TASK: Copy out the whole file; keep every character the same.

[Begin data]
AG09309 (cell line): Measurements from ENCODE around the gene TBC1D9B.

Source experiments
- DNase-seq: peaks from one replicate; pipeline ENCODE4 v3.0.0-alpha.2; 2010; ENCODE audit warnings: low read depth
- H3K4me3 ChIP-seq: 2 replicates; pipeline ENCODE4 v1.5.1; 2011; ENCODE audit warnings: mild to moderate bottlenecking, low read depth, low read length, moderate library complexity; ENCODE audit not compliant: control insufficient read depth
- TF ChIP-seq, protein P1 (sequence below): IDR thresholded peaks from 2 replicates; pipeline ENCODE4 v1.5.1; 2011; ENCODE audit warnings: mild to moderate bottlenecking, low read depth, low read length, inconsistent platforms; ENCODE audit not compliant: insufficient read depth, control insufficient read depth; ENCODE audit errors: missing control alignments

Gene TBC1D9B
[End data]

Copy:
AG09309 (cell line): Measurements from ENCODE around the gene TBC1D9B.

Source experiments
- DNase-seq: peaks from one replicate; pipeline ENCODE4 v3.0.0-alpha.2; 2010; ENCODE audit warnings: low read depth
- H3K4me3 ChIP-seq: 2 replicates; pipeline ENCODE4 v1.5.1; 2011; ENCODE audit warnings: mild to moderate bottlenecking, low read depth, low read length, moderate library complexity; ENCODE audit not compliant: control insufficient read depth
- TF ChIP-seq, protein P1 (sequence below): IDR thresholded peaks from 2 replicates; pipeline ENCODE4 v1.5.1; 2011; ENCODE audit warnings: mild to moderate bottlenecking, low read depth, low read length, inconsistent platforms; ENCODE audit not compliant: insufficient read depth, control insufficient read depth; ENCODE audit errors: missing control alignments

Gene TBC1D9B